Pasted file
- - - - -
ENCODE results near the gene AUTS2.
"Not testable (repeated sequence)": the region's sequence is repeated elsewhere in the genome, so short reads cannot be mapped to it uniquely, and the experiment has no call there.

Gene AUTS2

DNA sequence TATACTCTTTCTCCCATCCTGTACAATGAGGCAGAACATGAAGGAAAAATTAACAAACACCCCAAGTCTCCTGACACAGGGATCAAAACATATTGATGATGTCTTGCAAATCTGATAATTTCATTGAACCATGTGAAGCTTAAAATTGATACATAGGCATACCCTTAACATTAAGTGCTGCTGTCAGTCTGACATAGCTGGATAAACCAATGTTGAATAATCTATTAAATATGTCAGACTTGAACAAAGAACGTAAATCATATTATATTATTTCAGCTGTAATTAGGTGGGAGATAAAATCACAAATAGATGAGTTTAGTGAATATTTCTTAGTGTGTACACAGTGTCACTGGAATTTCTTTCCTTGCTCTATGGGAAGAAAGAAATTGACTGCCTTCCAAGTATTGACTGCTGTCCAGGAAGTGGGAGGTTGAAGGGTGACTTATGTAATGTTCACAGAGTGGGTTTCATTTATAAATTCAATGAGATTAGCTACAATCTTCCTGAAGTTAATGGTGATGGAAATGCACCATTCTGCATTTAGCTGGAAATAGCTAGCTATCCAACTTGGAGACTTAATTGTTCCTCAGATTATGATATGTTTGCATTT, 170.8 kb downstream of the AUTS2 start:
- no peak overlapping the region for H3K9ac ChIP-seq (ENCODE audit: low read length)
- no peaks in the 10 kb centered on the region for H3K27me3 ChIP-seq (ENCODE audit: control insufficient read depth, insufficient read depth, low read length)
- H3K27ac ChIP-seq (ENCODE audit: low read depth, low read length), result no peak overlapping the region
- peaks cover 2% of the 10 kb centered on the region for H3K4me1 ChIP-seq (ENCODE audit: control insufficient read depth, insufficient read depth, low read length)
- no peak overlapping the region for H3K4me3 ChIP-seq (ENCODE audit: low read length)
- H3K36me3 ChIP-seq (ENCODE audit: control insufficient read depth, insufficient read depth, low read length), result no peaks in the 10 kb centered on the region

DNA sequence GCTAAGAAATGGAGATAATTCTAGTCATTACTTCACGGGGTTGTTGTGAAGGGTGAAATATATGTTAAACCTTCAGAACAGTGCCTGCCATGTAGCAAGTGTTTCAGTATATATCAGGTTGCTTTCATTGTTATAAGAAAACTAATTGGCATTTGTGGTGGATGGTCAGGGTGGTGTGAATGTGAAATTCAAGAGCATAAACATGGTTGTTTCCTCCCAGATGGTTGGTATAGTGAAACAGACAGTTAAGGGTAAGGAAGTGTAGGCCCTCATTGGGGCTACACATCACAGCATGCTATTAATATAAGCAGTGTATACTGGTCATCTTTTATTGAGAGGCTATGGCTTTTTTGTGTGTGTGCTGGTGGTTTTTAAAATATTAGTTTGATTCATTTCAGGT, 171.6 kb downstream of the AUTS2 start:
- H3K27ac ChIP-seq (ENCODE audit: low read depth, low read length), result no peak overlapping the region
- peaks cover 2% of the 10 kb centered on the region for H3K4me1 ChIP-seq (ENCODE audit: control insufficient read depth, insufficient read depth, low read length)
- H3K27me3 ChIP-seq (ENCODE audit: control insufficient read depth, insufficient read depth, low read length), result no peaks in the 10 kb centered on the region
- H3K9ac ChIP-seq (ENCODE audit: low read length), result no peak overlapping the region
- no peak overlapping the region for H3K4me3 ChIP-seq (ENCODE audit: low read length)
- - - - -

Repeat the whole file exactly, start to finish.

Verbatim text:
ENCODE results near the gene AUTS2.
"Not testable (repeated sequence)": the region's sequence is repeated elsewhere in the genome, so short reads cannot be mapped to it uniquely, and the experiment has no call there.

Gene AUTS2

DNA sequence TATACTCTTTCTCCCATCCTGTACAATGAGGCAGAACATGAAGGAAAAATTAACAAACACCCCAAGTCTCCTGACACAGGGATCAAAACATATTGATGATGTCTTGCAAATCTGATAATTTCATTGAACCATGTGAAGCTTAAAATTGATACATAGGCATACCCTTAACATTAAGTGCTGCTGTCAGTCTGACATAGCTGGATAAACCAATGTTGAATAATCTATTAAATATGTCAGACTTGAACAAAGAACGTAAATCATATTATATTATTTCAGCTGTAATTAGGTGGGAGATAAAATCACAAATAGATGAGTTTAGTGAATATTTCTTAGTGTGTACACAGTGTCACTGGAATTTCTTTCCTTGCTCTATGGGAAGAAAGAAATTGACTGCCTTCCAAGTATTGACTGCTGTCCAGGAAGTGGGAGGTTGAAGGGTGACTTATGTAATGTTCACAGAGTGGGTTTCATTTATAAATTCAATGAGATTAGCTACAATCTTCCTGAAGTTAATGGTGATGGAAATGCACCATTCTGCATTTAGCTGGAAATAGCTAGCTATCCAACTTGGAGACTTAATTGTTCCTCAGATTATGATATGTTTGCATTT, 170.8 kb downstream of the AUTS2 start:
- no peak overlapping the region for H3K9ac ChIP-seq (ENCODE audit: low read length)
- no peaks in the 10 kb centered on the region for H3K27me3 ChIP-seq (ENCODE audit: control insufficient read depth, insufficient read depth, low read length)
- H3K27ac ChIP-seq (ENCODE audit: low read depth, low read length), result no peak overlapping the region
- peaks cover 2% of the 10 kb centered on the region for H3K4me1 ChIP-seq (ENCODE audit: control insufficient read depth, insufficient read depth, low read length)
- no peak overlapping the region for H3K4me3 ChIP-seq (ENCODE audit: low read length)
- H3K36me3 ChIP-seq (ENCODE audit: control insufficient read depth, insufficient read depth, low read length), result no peaks in the 10 kb centered on the region

DNA sequence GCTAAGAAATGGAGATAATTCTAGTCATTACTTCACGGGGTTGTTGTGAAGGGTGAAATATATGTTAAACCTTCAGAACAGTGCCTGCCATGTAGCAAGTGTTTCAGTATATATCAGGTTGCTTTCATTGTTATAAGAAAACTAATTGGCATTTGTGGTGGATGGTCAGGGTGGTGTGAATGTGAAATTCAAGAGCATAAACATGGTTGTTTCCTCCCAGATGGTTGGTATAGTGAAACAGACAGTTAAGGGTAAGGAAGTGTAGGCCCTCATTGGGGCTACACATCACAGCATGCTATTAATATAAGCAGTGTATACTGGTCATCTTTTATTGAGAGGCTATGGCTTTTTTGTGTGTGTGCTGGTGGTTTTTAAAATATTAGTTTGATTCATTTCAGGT, 171.6 kb downstream of the AUTS2 start:
- H3K27ac ChIP-seq (ENCODE audit: low read depth, low read length), result no peak overlapping the region
- peaks cover 2% of the 10 kb centered on the region for H3K4me1 ChIP-seq (ENCODE audit: control insufficient read depth, insufficient read depth, low read length)
- H3K27me3 ChIP-seq (ENCODE audit: control insufficient read depth, insufficient read depth, low read length), result no peaks in the 10 kb centered on the region
- H3K9ac ChIP-seq (ENCODE audit: low read length), result no peak overlapping the region
- no peak overlapping the region for H3K4me3 ChIP-seq (ENCODE audit: low read length)